OPEN - $500

Let $A\subset (1,\infty)$ be a countably infinite set such that for all $x\neq y\in A$ and integers $k\geq 1$ we have
\[ \lvert kx -y\rvert \geq 1.\]
Does this imply that
\[\liminf \frac{\lvert A\cap [1,x]\rvert}{x}=0?\]
Or
\[\sum_{x\in A}\frac{1}{x\log x}<\infty,\]
or
\[\sum_{\substack{x <n\\ x\in A}}\frac{1}{x}=o(\log n)?\]
Perhaps even
\[\sum_{\substack{x <n\\ x\in A}}\frac{1}{x}\ll \frac{\log x}{\sqrt{\log\log x}}?\]

Note that if $A$ is a set of integers then the condition implies that $A$ is a primitive set (that is, no element of $A$ is divisible by any other), for which the convergence of $\sum_{n\in A}\frac{1}{n\log n}$ was proved by Erdős [Er35], and that $\sum_{n<x}\frac{1}{n}=o(\log x)$ was proved by Behrend [Be35].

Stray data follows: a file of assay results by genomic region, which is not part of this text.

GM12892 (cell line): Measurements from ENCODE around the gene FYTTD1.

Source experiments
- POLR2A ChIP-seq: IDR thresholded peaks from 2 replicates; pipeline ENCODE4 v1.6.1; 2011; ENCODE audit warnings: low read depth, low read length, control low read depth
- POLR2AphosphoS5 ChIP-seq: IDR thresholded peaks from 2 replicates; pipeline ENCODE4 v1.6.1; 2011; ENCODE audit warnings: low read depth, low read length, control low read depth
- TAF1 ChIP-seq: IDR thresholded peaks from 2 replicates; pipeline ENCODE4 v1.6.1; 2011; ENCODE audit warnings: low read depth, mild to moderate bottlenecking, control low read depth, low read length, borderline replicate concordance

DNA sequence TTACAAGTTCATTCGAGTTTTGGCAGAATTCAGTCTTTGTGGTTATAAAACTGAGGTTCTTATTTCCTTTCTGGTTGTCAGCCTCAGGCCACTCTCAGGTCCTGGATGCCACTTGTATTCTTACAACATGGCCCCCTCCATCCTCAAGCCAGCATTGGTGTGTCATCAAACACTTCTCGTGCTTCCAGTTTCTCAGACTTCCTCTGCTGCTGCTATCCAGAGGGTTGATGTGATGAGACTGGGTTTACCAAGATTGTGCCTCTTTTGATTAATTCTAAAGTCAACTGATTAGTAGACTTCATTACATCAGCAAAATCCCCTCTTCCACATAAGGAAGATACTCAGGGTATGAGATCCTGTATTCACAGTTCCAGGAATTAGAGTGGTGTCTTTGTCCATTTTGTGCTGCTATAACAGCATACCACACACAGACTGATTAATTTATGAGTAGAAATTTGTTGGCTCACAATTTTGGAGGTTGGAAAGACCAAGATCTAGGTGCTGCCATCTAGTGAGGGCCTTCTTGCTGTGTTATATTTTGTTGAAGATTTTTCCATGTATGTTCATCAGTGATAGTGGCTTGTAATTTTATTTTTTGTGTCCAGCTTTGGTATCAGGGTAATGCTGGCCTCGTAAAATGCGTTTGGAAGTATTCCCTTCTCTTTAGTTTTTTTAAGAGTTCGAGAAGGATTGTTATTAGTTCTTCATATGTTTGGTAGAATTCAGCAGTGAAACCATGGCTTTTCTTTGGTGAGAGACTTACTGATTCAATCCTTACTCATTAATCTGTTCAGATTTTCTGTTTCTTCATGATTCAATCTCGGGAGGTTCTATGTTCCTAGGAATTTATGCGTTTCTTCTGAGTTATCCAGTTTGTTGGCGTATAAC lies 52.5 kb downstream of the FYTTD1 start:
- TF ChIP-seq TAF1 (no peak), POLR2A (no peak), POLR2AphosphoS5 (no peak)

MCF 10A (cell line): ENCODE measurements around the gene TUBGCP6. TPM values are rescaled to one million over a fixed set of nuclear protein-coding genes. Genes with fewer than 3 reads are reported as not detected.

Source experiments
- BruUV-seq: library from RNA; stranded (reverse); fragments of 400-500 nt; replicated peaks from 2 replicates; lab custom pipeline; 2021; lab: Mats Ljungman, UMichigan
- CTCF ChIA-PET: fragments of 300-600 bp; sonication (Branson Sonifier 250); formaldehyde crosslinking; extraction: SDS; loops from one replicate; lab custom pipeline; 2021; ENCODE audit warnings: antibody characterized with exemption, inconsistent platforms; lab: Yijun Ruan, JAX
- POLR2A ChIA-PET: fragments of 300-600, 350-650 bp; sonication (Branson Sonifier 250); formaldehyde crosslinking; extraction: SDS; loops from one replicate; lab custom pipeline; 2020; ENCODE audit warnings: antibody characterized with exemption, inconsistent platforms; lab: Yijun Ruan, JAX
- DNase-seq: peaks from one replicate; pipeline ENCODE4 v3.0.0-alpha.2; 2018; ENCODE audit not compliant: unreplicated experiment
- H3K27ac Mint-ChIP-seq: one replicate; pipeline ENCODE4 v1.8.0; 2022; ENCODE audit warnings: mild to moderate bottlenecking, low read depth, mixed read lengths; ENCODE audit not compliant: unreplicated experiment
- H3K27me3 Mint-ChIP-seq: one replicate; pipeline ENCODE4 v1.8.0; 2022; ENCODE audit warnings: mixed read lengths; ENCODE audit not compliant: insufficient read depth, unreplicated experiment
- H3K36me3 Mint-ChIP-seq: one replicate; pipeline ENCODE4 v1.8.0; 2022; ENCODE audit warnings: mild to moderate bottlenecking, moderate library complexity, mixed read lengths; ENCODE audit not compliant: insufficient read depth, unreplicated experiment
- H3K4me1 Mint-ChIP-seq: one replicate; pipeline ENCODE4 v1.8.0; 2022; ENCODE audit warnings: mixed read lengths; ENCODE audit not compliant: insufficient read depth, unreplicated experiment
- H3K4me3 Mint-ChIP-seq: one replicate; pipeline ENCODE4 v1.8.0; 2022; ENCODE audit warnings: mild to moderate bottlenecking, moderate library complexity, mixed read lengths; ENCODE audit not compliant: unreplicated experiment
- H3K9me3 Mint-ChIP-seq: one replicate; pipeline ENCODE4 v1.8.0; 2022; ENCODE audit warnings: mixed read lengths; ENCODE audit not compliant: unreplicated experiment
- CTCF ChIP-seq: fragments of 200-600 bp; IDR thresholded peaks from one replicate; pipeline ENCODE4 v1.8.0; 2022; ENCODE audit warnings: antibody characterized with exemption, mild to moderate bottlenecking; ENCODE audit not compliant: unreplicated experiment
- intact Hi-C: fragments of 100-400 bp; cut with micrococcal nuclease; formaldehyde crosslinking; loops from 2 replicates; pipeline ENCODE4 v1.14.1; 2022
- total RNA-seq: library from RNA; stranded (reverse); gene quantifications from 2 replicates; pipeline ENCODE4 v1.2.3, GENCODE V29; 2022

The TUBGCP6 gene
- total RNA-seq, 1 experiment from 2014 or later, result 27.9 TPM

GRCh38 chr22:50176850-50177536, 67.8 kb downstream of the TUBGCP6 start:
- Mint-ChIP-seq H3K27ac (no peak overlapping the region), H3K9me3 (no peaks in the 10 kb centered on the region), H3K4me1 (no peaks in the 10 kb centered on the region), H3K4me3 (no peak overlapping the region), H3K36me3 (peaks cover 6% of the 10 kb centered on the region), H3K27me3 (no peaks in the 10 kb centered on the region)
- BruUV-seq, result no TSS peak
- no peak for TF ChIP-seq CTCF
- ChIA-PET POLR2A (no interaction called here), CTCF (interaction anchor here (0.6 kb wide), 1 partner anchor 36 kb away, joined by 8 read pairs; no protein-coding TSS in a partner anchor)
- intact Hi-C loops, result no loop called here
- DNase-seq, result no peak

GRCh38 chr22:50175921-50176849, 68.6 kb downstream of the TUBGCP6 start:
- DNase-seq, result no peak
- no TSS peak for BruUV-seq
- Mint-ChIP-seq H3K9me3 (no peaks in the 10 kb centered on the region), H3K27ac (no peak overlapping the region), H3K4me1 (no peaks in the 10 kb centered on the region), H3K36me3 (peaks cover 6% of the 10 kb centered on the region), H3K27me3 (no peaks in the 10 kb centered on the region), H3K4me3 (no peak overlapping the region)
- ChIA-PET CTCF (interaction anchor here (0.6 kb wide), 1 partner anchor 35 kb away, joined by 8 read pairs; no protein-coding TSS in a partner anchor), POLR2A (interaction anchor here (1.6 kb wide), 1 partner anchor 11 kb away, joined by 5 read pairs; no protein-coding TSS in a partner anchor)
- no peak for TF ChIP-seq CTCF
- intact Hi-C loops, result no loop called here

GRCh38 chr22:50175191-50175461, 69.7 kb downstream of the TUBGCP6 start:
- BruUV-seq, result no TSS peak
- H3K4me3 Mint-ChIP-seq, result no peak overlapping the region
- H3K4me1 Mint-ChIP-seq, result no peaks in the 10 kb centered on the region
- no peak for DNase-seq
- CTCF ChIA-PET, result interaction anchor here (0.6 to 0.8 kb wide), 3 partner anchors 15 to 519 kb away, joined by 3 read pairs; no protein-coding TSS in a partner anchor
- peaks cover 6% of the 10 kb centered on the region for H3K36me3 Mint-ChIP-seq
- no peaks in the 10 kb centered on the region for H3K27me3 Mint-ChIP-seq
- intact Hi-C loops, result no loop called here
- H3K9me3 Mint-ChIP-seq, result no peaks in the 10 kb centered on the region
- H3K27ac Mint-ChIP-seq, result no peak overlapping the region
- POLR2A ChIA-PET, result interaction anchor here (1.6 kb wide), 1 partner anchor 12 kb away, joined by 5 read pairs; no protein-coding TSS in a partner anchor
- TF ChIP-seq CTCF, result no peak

In [Er73] mentions an unpublished proof of Haight that \[\lim \frac{\lvert A\cap [1,x]\rvert}{x}=0\] holds if the elements of $A$ are independent over $\mathbb{Q}$.